There are many reasons why a person might become addicted to drugs or alcohol. Family history of addiction, traumatic childhood or life experiences, mental disorders and even the method of drug administration can all determine whether or not a person will become an addict. As the family member of an addict there is nothing worse than standing by and watching as a narcotic substance ravages the body and mind of the person you love. However, there are ways that you can help them to overcome their addiction:
Understand the signs of addiction – Drug addiction is less about the amount of substance being used by a person and more about the consequences of using the substance. Regardless of how often the substance is being used and the quantity being consumed, if the drug use has a negative and noticeable impact on the work and home life of a user then it is likely that they are an addict. If you are concerned about a family member then look out for some of the following signs which can point to drug addiction:
- Physical signs – Bloodshot eyes, dilated pupils, deterioration of physical appearance and grooming, sudden weight loss or gain, changes in appetite, changes in sleep pattern, slurred speech, and impaired coordination.
- Behavioural signs – Reduced attendance and production at work or school, secretive or suspicious behaviour, sudden change in friends and hobbies, an unexplained need for money which could lead to stealing and illegal activities.
- Psychological signs – A sudden change in personality and attitude, mood swings, irritability, periods of uncharacteristic hyperactivity, lack of motivation, and paranoia.
Understand how addiction takes hold – There is a very fine line between regular, social drug use and addiction. Many drug users are not able to recognise when that line has been crossed and the problem can then spiral out of control. What starts off as the occasional joint with friends or a line of coke at a party can turn into a couple of times a week, and eventually become something that is done every day to the detriment of other aspects of life. A person may start using a particular drug as a way to ease stress, anxiety, shyness etc and eventually the drug becomes a crutch that they rely on to get them through each day, requiring more and more of the drug each time for the same high. If the drug is being used to fill a void in a person’s life then this will likely lead to addiction if they don’t have any other significant positive influences on their life, for example bereavement without the relevant emotional support from friends, family and trained professionals.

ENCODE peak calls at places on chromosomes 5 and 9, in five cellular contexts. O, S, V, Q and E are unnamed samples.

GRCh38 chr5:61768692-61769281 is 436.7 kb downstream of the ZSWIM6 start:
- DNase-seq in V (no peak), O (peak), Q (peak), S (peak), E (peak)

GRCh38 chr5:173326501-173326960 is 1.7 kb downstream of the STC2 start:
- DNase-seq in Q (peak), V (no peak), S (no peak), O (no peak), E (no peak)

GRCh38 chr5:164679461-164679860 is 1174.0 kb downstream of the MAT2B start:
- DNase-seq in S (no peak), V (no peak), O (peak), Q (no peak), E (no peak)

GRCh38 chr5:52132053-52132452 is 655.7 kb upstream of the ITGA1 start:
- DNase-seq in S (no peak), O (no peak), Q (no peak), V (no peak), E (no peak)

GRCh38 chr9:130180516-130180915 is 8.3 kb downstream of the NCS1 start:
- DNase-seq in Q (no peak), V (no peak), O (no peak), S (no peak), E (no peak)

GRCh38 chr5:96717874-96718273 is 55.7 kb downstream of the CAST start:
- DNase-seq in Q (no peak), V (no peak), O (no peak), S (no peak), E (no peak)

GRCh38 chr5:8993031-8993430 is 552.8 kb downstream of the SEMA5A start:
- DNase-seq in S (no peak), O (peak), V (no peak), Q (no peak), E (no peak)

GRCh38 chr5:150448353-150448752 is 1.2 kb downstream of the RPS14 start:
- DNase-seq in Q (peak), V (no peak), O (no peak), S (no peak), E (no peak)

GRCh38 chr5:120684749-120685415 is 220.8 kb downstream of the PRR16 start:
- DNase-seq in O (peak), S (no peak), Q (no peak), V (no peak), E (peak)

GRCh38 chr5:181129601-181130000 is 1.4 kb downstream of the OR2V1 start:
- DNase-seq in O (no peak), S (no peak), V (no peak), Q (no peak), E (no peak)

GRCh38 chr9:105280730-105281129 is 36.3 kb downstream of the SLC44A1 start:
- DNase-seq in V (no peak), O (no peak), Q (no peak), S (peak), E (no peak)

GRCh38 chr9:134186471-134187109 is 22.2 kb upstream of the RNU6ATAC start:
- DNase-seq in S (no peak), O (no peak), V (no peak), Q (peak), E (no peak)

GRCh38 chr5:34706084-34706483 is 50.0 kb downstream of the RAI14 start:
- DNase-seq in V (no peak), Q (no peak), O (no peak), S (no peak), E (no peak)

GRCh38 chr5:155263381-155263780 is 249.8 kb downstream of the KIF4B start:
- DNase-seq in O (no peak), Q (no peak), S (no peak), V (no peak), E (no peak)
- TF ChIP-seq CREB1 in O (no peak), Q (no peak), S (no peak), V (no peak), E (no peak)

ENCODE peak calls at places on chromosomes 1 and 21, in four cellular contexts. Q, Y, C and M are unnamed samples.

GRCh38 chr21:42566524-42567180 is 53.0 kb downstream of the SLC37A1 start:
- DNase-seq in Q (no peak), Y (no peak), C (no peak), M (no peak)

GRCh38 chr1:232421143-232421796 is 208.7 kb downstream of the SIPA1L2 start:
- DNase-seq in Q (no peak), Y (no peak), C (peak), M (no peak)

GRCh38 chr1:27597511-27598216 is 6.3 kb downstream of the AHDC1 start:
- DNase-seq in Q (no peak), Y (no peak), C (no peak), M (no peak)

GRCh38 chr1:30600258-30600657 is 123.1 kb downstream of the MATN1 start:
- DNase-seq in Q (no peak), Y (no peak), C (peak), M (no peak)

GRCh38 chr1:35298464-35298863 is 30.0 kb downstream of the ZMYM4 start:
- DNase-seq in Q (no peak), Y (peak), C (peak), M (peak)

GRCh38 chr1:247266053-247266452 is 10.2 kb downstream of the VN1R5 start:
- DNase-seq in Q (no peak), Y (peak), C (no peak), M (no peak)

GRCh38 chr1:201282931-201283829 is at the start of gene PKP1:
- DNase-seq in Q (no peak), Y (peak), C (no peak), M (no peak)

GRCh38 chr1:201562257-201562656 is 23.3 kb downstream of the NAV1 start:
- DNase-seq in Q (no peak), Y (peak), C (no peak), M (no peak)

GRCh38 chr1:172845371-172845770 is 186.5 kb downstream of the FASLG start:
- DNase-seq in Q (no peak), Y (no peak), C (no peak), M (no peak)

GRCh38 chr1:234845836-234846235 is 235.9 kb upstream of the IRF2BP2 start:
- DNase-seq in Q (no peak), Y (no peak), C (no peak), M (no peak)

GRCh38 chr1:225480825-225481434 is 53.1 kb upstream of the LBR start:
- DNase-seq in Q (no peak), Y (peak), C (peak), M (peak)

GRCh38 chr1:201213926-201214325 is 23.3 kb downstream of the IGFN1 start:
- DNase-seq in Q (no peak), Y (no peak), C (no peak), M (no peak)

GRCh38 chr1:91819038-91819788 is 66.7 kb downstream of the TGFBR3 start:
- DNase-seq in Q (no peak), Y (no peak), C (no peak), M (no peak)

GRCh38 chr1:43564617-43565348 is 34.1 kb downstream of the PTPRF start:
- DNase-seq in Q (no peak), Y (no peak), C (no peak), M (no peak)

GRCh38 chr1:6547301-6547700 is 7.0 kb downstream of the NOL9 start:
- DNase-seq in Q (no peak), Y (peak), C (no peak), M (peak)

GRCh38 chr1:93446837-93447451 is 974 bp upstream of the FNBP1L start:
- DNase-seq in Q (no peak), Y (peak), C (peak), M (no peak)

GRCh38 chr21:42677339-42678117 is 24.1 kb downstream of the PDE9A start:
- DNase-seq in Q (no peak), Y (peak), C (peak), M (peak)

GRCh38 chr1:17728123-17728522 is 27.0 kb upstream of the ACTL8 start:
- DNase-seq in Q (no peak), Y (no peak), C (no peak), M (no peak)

Helping someone through addiction – Once you’ve identified the signs of addiction in a loved one it can be tempting to wade straight in, stage an intervention and force them into rehabilitation. However, it is something that needs to be handled with a little more patience and tact. Here are a few ways in which you can help your loved one through their addiction:
- Talk to them about your concerns, and offer them guidance and support. It’s important not to come across as judgemental or patronizing as you don’t want to push them further into their addiction. Don’t wait for them to hit rock bottom, try to help them come to their own realisation that they need some form of drug rehab without forcing the idea onto them.
- Don’t blame yourself. All you can do is to be there offering love and support to your relative. If they are reluctant to get help for their addiction or if they keep relapsing and slipping back into their addiction then the most important thing to remember is to not blame yourself. If you’ve been there for them and offered support, non-judgemental advice and guidance then you’ve done the best you can. Sometimes the drug has just got such a hold on the person that it can take a few attempts to completely kick the habit.
- It’s important NOT to threaten, bribe or preach to your addicted relative; don’t try to be a martyr and guilt-trip your relative into seeking help; don’t shield them from the negative consequences of their behaviour, they need to see the full impact of their drug abuse; and don’t hide or throw out their drugs, this is likely to lose you trust and respect and put you back to square one.
- Remember that it won’t happen overnight. Recovering from drug addiction is not an instantaneous thing, it is a journey. The road to recovery is long and arduous, and as the relative of a drug addict the best thing you can do is to be patient, forgiving, non-judgemental and supportive. Help your relative to rebuild their life after drug addiction and ensure that they feel loved and supported enough to not go back down the same road in the future.